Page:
As the author of When Illness Goes Public, a book on celebrity patients, I strongly doubt that Good Morning America television co-host Robin Roberts' ongoing discussion of her myelodysplastic syndrome is, as one Internet commentator has written, a "self-serving ratings grab."
Being severely ill is a painful physical and mental process, even if your celebrity status can garner you thousands, and even millions, of well-wishers. And the growing propensity for famous people to "go public" with their diagnoses reflects an almost insatiable desire for information by the media and its readership. Still, Ms. Roberts' case, like others in the past, raises some important pitfalls for patients, their families and the general public.
People tend to associate the beginnings of "celebrity illness" with Betty Ford's disclosure of her breast cancer and radical mastectomy in 1974, but famous people had gone public for decades before -- willingly or unwillingly. For example, newspapers across the country gave front-page coverage to Lou Gehrig's 1939 diagnosis of amyotrophic lateral sclerosis, providing extensive details about the disease's symptoms and progression. The photographer Margaret Bourke-White allowed herself to be photographed for a Life magazine spread after undergoing invasive neurosurgery for her Parkinson's disease in 1959. Shirley Temple Black actually went public with her diagnosis of breast cancer in 1973, over a year before Mrs. Ford.
Still, it was the first lady's candor and grace in the face of a devastating diagnosis that has made her breast cancer a landmark event in the history of celebrity illness. Her insistence that women get mammograms to diagnose early-stage breast cancers led to the famous "Betty Ford blip," an actual increase in the incidence of disease diagnoses thanks to women who had followed her advice.
Over the years, disclosure of illness by the famous has almost become de rigueur. Indeed, when television journalist Ed Bradley died of a rare form of leukemia in 2006, some upbraided him for keeping his diagnosis a secret. Yet it can reasonably be argued that aside from politicians, other sick celebrities are under no obligation to disclose information.
Not only are celebrities being more candid about their diagnoses, they are also in some cases giving in-depth details about their diseases and treatments. For example, Lance Armstrong described in depth how he chose a particular chemotherapy regimen for treatment of his widespread testicular cancer. Farrah Fawcett participated in a documentary about her efforts to get unconventional treatment of her anal cancer in Germany.
But this growing tendency of celebrities to reveal details raises an important red flag. It is exceedingly rare for them to actually provide enough specific information about their illnesses for outside observers -- whether physicians or other patients -- to draw meaningful conclusions about their particular cases. For instance, although many celebrities have gone public with their diagnoses of prostate cancer and advocated prostate-specific antigen (PSA) screening, few have released their PSA scores.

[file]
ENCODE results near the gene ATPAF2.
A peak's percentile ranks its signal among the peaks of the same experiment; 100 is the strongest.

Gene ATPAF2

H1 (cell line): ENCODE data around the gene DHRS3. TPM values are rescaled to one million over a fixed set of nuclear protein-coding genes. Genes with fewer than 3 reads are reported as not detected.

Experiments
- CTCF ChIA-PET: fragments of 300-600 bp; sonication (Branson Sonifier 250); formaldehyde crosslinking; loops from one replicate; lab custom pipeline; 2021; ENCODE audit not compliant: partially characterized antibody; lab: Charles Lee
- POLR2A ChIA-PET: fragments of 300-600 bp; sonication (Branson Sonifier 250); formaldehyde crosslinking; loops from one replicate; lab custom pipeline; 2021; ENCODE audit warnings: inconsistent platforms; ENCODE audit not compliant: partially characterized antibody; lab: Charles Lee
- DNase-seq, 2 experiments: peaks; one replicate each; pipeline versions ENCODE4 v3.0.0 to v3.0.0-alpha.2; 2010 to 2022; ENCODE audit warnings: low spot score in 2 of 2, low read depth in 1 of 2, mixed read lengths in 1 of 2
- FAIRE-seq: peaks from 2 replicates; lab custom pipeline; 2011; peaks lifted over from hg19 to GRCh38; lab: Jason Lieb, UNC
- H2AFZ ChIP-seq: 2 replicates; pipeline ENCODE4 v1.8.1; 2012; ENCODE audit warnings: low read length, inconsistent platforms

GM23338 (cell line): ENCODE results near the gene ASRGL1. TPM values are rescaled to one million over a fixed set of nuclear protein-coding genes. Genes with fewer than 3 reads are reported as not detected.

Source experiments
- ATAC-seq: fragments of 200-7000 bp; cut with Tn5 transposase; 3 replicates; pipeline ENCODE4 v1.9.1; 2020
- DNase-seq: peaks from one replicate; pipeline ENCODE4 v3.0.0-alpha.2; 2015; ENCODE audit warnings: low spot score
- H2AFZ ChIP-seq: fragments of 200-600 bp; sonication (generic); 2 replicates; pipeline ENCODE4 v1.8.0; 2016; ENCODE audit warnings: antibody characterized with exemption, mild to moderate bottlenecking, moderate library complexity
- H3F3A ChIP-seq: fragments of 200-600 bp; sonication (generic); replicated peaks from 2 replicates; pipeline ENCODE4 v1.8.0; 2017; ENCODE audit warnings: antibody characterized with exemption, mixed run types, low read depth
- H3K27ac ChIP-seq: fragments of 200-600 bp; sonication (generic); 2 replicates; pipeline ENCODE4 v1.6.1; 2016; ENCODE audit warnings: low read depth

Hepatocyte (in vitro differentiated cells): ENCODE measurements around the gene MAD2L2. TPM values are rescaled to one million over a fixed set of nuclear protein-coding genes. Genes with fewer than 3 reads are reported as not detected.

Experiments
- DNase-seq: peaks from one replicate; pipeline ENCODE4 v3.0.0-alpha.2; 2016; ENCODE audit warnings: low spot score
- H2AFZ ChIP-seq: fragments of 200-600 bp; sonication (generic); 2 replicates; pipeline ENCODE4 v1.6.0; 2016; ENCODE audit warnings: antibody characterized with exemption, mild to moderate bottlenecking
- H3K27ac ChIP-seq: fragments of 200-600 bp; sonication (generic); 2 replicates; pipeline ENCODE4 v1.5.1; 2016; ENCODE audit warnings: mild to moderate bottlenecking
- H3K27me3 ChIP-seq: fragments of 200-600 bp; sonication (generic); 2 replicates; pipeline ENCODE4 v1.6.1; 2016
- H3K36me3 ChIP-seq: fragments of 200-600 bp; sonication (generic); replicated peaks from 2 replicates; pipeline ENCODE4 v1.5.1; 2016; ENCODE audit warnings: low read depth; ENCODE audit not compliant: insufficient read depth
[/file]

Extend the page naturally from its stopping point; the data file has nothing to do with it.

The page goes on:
Nevertheless, sick people may assume that because famous patients have access to the best doctors, that they should simply emulate what celebrities do. As one woman with Parkinson's disease wrote of the actor Michael J. Fox: "I just tried to follow right behind him and step in the footprints and do as much as I knew how to in terms of keeping a positive attitude."
Thus, in Ms. Roberts' case, we have learned that her myelodysplastic syndrome, a pre-leukemic state in which the body's cell counts are dangerously low, resulted from her treatment for breast cancer five years ago. And we know that her sister, Sally Ann Roberts, who is generously donating bone marrow so that Ms. Roberts can receive a potentially curative transplant, is a "perfect match." Ms. Roberts, who took leave from Good Morning America last week and then flew to Mississippi to be with her dying mother, will undergo the procedure in New York next week.
But what has been discussed less is that the only true perfect match is from an identical twin. While Sally Ann Roberts probably has a tissue type that matches at three or more locations on a particular gene, her sister still will need to take immunosuppressive agents to avoid tissue rejection. And even when the match is good, as in this case, transplantation is an arduous procedure that leaves patients weak and very vulnerable to infection. Also not discussed in Ms. Roberts' case have been other prognostic factors, captured in the International Prognostic Scoring System, that help doctors estimate the likelihood that a given patient will be cured by his or her transplant.
When Robin Roberts announced in June, "My doctors tell me I'm going to beat this, and I know it's true," it was hard not to be moved. This is her second bout of serious illness. She is relentlessly upbeat and sincerely motivated to help find donors for other patients with myelodysplastic syndrome.
But let's take her case for what it is: one example of a notoriously complicated disease about which we still have much to learn.
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 Rud Rennie, "Gehrig Has Infantile Paralysis; Can Never Play Baseball Again, New York Herald-Tribune, 6/22/39
"Lou Gehrig Has Paralysis, Career with Yanks Ends," Cleveland News, June 22, 1939.
 Margaret Bourke-White, "Famous Lady's Indomitable Fight," Life, 6/22/59, pp. 102-109.
 Shirley Temple Black, "Don't Sit at Home and Be Afraid," McCall's, 2/73, pp. 82-83, 114-116.
 Lance Armstrong, It's Not About the Bike: My Journey Back to Life, p. 105.
 "Michael J. Fox: Miracle Cure!" Star magazine, 3/29/04. Quoted in "When Illness Goes Public" on p. 272.
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